Thirty people piled up on a hayride at Bernard Kavan's farm near Linwood to learn about organic farming. Kavan farms corn, soy beans, wheat, and alfalfa, but rotate his crops, which help in producing nitrogen in the soil. He also uses manure as fertilizer and stays away from commercial pesticides, which saves him money.
“The soil is where everything starts,” said Kavan.
These methods are often more labor intensive, but Kavan has found it's still profitable. Consumers are willing to pay more for organic goods for the natural nutrients.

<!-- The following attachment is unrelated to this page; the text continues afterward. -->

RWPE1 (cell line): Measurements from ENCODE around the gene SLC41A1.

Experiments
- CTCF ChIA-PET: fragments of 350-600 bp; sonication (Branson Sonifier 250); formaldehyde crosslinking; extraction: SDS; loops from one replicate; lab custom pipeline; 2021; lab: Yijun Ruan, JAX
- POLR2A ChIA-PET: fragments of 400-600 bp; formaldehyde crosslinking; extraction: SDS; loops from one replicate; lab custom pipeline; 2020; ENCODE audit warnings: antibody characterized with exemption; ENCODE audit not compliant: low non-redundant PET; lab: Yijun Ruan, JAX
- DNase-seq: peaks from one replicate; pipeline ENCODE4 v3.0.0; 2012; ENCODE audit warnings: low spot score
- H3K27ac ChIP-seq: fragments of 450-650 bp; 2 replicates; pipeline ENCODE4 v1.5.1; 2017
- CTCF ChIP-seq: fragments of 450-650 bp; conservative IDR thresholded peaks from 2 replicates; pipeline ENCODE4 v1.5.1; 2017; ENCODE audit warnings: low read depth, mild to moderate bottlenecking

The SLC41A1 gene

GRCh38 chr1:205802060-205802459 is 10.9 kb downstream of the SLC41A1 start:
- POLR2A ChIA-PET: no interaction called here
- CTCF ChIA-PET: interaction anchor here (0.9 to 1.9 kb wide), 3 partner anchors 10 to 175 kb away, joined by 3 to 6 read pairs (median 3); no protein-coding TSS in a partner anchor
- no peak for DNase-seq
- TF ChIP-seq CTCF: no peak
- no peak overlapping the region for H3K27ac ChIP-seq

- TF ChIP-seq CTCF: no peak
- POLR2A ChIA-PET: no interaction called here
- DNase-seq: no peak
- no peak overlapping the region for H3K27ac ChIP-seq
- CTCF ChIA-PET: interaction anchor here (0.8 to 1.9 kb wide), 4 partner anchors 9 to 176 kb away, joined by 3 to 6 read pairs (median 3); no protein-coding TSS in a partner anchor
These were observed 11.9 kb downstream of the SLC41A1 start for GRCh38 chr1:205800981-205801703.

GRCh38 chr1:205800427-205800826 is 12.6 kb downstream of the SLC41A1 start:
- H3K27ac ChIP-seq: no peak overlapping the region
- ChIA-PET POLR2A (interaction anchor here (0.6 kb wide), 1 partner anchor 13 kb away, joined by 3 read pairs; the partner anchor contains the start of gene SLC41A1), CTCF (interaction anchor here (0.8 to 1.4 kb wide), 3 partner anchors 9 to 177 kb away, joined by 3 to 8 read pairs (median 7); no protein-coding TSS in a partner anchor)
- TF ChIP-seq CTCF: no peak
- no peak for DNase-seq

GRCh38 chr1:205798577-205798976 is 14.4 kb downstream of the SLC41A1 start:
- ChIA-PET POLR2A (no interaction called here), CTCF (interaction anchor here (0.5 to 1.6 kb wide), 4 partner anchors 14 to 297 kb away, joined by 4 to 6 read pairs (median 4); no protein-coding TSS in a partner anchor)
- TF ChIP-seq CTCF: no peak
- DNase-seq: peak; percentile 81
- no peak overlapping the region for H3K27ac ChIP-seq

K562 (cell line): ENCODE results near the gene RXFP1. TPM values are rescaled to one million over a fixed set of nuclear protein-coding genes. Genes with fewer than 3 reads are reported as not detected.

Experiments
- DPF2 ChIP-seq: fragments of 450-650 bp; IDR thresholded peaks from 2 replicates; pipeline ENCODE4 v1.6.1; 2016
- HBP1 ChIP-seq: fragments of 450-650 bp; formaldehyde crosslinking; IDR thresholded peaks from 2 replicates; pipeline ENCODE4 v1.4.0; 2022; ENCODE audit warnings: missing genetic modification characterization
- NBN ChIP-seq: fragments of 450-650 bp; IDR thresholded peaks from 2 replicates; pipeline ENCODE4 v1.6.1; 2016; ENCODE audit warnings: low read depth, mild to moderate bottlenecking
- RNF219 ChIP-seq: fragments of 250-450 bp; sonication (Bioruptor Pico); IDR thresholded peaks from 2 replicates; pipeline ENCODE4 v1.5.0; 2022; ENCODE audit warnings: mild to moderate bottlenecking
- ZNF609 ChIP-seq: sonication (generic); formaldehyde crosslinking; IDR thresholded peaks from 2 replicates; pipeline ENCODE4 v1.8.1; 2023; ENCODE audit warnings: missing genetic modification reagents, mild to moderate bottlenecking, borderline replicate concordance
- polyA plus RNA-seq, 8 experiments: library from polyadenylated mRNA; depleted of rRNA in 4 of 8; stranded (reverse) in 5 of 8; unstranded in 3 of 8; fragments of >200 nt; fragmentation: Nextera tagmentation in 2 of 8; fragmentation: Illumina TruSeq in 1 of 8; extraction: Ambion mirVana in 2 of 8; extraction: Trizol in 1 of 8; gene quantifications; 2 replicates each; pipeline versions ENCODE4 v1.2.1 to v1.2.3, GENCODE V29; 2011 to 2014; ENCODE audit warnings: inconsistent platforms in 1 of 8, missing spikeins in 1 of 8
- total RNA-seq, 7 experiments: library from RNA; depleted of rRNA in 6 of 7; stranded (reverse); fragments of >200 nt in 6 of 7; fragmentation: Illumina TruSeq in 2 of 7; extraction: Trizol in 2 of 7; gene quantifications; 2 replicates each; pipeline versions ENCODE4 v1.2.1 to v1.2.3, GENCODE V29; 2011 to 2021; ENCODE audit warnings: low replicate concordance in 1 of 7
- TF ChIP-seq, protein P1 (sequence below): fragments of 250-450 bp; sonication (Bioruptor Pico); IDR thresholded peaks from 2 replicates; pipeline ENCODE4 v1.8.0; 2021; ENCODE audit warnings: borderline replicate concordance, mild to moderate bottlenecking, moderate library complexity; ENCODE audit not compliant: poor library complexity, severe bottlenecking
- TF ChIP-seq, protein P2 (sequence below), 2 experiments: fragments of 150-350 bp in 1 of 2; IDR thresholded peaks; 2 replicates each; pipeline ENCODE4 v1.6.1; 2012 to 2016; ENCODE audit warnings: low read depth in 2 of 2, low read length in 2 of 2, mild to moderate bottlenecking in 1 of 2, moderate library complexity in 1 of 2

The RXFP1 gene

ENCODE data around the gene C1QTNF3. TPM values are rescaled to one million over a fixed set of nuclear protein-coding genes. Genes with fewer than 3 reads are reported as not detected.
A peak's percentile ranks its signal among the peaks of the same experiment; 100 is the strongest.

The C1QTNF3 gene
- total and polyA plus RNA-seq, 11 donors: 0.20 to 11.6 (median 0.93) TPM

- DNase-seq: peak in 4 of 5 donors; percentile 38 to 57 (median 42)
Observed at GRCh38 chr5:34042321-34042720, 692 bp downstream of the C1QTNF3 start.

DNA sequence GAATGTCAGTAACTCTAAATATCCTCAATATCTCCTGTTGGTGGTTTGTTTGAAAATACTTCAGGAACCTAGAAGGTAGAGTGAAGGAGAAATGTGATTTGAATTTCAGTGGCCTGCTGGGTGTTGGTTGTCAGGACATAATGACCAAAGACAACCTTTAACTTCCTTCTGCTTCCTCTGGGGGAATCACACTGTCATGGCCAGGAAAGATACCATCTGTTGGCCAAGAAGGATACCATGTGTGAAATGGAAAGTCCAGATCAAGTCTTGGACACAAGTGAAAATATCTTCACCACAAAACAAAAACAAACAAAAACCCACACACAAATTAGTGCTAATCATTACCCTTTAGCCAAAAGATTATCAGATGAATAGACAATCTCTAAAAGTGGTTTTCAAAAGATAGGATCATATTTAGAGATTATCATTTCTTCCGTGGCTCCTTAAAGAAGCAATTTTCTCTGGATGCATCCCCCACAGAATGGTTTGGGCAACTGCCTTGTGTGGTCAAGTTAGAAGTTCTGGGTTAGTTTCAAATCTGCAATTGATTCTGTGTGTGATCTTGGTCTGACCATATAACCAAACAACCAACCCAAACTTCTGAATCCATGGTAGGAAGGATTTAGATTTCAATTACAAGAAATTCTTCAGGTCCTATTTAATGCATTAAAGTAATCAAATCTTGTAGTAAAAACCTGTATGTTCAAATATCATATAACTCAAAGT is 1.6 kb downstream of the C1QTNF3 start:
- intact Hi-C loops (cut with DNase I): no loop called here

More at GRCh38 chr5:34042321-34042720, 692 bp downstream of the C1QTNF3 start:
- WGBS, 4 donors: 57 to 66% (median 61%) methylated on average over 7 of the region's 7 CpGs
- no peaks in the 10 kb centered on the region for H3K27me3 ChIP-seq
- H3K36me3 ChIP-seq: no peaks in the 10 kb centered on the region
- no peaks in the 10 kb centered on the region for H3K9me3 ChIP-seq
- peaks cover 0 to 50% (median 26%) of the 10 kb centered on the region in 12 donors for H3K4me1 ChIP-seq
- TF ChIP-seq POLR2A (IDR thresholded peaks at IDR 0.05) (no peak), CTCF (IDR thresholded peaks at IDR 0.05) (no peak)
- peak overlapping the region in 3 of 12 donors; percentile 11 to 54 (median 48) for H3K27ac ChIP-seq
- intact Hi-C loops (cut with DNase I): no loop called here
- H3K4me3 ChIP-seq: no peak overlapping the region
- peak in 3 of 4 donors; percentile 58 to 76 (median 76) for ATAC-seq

“I have weeds, sure, I just work it back in the field” said Kavan.
Liz Sarno with the University Nebraska-Lincoln Extension Office said, “It’s more labor but more per bushel.”
Organic farmers can charge more for their crop because of the added labor, such as tilling.